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Caseen Gaines

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On the thirtieth anniversary of the film, Caseen Gaines has written We Don't Need Roads: The Making of the Back to the Future Trilogy (Plume, 2015). The book is an engaging history of the Back to the Future series, from its earliest development through the ups and downs in the making of the three films. Gaines had access to people and documents that fill his book with great details.

 

 

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Jennifer L. Lawless and Richard L. FoxRunning from Office: Why Young Americans Are Turned off to Politics

June 28, 2015

Jennifer L. Lawless and Richard L. Fox are the authors of Running from Office: Why Young Americans Are Turned off to Politics (Oxford UP, 2015). Lawless is a Professor of Government and the Director of the Women & Politics Institute at American University. Fox is a Professor of Political Science at Loyola Marymount University. The two […]

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Suzanne BroderickReal War vs. Reel War: Veterans, Hollywood, and WWII

June 24, 2015

In hew new book Real War vs. Reel War: Veterans, Hollywood, and WWII (Rowman and Littlefield, 2015), Suzanne Broderick shares how she discussed a number of World War II films with veterans and others who experienced the conflict first hand.

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Claire Virginia EbyUntil Choice Do Us Part: Marriage Reform in the Progressive Era

June 23, 2015

Clare Virginia Eby is a professor of English at the University of Connecticut. In Until Choice Do Us Part: Marriage Reform in the Progressive Era (University of Chicago Press, 2014), Eby examines the origins of how we think of marriage through the theoretical and experimental reform of the institution in the progressive era. Marriage theorist […]

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Madeline Y. HsuThe Good Immigrants: How the Yellow Peril Became the Model Minority

June 23, 2015

With high educational and professional attainment, Asian Americans are often portrayed as the "Model Minority" in popular media. This portrayal, though, is widely panned by academics and activists who claim that it lacks nuance. Madeline Y. Hsu, Associate Professor, University of Texas at Austin, provides such nuance through here historical account of Chinese immigration to […]

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Ted A. SmithWeird John Brown: Divine Violence and the Limits of Ethics

June 23, 2015

People living in the modern west generally have no problem criticizing religiously-justified violence. It's therefore always interesting when I discuss John Brown, a man who legitimized anti-slavery violence Biblically. My most recent batch of students sought to resolve this tension by declaring John Brown to be "crazy but right." In his new book Weird John Brown: Divine […]

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Philip A. WallachTo The Edge: Legality, Legitimacy, and the Responses to the 2008 Financial Crisis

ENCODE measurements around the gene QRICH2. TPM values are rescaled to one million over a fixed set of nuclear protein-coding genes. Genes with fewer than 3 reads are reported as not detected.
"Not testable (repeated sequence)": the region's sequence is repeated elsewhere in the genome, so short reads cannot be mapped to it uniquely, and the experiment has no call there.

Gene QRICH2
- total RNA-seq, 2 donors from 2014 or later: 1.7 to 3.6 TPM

June 22, 2015

Philip A. Wallach is the author of To The Edge: Legality, Legitimacy, and the Responses to the 2008 Financial Crisis (Brookings Institution Press, 2015). Wallach is a fellow in Governance Studies at the Brookings Institution. There has been a lot written about the financial crisis of the late 2000s, but little with the attention to […]

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Akinyele Omowale UmojaWe Will Shoot Back: Armed Resistance in the Mississippi Freedom Movement

June 20, 2015

The historiography of the southern Civil Rights Movement has long focused on the tactic of non-violence. With only a few notable exceptions, most scholarship locates the use of armed self-defense and other forms of armed resistance in northern cities while temporally, we usually think of these strategies as rising to prominence only later in the […]

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Ana Elizabeth RosasAbrazando el Espiritu: Bracero Families Confront the US-Mexico Border

June 20, 2015

The Emergency Farm Labor Program (a.k.a. Bracero Program) was initiated in 1942 as a bilateral wartime agreement between the governments of the United States and Mexico. The program's initial objectives were two-fold, address labor shortages in U.S. agriculture, and promote the modernization of rural Mexican peasants through a type of worker training (i.e., contract labor) […]

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Anita M. HarrisIthaca Diaries: Coming of Age in the 1960s

June 20, 2015

Sex, Drugs and Rock n' Roll. That's the stereotypical view of the 1960s. But in her memoir, Ithaca Diaries, Coming of Age in the 1960s (Cambridge Common Press, 2014), journalist and writer Anita M. Harris tells a more nuanced story about her tumultuous undergraduate years at Cornell University.    

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